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Author Topic: Rate The Last Movie You Saw  (Read 1770638 times)
Groggy
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« Reply #10755 on: July 29, 2012, 02:56:46 PM »

Also, I was thinking that perhaps showing Mathieu as somehow conflicted was the worst sort of trickery by Pontecorvo, for the following reason: perhaps you can say that if the movie had portrayed the FLN as unambiguously good and the French as unambiguously evil, then nobody would accept a word the movie says, it would all be dismissed as propaganda. However, by purporting to portray the French leaders' inner conflicts, it allows the viewer to say, "this movie is trying just to portray the facts, as they are." So when they subtly make us believe that Mathieu is the epitome of all evil (as the author came to believe after several viewings), we accept that, because we believe the movie was attempting an honest portrayal. And ditto for the FLN's actions: by portraying the atrocities that it commits, we can tell ourselves that the movie is trying to be honest, and therefore accept the movie's ultimate view of things. So, perhaps I am just playing devil's advocate, but I think you can make an argument that the movie's purported "honest" portrayal is actually its biggest treachery and its way of suckering you in to what is ultimately a very opinionated position?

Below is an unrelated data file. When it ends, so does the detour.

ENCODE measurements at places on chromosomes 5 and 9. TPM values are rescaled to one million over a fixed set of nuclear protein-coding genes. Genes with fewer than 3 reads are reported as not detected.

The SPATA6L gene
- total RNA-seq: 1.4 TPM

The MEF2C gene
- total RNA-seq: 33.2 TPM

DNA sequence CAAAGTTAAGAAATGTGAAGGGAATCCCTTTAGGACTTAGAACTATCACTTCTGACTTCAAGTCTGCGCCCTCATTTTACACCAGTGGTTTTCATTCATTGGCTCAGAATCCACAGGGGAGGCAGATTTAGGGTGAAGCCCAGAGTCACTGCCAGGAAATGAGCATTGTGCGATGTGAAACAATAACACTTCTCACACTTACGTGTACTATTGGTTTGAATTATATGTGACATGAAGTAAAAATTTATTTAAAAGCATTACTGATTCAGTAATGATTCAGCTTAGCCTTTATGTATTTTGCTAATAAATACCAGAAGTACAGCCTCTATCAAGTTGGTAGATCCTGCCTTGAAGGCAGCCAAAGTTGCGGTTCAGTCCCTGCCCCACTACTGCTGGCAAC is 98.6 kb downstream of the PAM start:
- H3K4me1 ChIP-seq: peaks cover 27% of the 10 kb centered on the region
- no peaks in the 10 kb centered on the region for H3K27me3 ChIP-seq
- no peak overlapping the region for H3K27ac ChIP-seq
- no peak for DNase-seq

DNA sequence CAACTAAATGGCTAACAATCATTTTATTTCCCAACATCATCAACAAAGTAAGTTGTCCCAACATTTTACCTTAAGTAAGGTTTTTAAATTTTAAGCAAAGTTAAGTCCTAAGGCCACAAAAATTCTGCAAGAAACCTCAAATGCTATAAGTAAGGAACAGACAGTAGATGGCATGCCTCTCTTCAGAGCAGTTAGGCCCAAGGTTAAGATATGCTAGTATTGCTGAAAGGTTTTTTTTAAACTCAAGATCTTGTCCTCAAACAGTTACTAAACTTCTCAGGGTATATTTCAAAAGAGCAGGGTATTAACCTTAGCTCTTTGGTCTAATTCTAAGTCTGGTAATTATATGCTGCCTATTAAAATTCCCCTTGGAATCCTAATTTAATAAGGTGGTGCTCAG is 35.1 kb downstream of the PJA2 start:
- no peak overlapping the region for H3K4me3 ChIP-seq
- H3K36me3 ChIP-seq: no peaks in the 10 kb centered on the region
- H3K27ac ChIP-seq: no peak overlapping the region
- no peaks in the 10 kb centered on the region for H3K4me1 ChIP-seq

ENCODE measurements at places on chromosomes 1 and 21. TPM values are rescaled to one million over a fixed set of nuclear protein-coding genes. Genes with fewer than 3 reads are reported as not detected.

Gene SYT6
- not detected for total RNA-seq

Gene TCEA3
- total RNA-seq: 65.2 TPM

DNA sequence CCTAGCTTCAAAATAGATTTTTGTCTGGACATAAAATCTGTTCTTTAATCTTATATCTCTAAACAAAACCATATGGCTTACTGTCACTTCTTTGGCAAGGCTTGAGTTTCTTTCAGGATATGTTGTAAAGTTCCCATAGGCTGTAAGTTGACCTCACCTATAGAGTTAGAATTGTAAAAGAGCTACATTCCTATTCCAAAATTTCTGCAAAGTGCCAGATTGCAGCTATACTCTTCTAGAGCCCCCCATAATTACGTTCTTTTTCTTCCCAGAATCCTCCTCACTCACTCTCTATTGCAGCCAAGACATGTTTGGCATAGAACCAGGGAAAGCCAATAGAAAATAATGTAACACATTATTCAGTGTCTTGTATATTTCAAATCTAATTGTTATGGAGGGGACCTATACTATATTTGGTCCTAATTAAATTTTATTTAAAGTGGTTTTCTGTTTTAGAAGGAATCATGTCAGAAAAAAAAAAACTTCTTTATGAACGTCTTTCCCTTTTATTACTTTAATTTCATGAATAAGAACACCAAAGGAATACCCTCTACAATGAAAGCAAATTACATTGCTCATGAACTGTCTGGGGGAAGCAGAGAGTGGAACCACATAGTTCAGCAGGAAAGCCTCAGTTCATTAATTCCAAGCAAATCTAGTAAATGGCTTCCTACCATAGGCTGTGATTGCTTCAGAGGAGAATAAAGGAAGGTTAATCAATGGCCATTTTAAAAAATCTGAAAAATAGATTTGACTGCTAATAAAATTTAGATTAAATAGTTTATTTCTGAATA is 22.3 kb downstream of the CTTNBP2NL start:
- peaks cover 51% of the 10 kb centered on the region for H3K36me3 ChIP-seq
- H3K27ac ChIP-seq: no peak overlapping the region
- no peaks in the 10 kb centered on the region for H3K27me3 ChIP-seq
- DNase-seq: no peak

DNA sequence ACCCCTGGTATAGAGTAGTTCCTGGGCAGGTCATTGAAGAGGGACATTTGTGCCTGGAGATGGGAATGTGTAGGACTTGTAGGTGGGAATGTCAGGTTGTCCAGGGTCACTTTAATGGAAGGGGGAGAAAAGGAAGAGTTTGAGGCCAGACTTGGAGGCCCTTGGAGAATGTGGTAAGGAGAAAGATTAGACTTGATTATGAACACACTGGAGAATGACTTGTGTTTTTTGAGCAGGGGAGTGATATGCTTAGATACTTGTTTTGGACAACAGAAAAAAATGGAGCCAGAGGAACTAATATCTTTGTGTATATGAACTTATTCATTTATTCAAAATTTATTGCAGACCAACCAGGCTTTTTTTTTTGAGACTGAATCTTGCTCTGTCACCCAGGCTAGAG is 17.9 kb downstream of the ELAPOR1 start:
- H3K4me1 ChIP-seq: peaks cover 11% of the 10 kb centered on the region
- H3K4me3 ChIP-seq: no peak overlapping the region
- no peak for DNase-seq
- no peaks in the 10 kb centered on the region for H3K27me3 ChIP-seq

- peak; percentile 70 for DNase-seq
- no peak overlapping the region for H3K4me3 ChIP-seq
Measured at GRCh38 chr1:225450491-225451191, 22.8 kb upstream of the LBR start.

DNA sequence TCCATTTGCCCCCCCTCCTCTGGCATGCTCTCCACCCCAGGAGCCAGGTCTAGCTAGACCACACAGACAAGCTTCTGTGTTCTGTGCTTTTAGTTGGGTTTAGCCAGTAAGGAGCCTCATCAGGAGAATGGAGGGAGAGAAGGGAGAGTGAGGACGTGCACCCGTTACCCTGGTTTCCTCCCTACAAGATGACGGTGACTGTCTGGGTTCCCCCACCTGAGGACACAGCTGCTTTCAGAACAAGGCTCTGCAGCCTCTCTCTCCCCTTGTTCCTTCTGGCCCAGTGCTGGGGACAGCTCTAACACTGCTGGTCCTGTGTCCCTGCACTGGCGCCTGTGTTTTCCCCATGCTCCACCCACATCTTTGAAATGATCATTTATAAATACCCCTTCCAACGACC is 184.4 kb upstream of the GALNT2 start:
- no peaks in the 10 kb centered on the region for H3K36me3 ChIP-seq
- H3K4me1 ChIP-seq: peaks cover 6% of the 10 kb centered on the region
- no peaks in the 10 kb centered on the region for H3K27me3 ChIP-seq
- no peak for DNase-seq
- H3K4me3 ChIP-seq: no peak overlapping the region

There's definitely something to this drink. I went through a few of the DVD commentaries the other day and it seemed most parties involved were concerned with a balanced portrayal of the conflict. Of course, Pontecorvo and Solinas being Marxists, they likely have a different definition of "balance" than your lay viewer.

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« Reply #10756 on: July 30, 2012, 09:48:56 AM »

We Need to Talk About Kevin
Unbearably awful. Anyone seen it?
Well, it may be unbearable. But awful? No, it's extremely well crafted and artfully effective.

Tilda Swinton plays a mother who bears and raises a son who goes on to be a kind of Columbine killer. The chronology of events are shuffled so that we see a number of episodes leading up to the horrible event as well as the mother's life afterwards, but not the event itself until late in the picture. The final scene is Swinton asking the boy in custody for an explanation and not getting one. But then, it's pretty obvious from the get-go that the kid is just evil. There isn't much to chew over on that account; more interesting, perhaps, is the mother (and it's really her story). After the massacre she chooses to stay in the community and takes whatever the locals dish out to her. Is she doing penance of some sort? The photography is impressive and the frames are invariably well composed. There is an interesting score by Jonny Greenwood. John C. Reilly plays the clueless dad who never gets the fact that his son is the demon seed. Three different actors play the hellspawn at different stages of its life.The film is difficult to sit through, but definitely re-watchable. 8/10.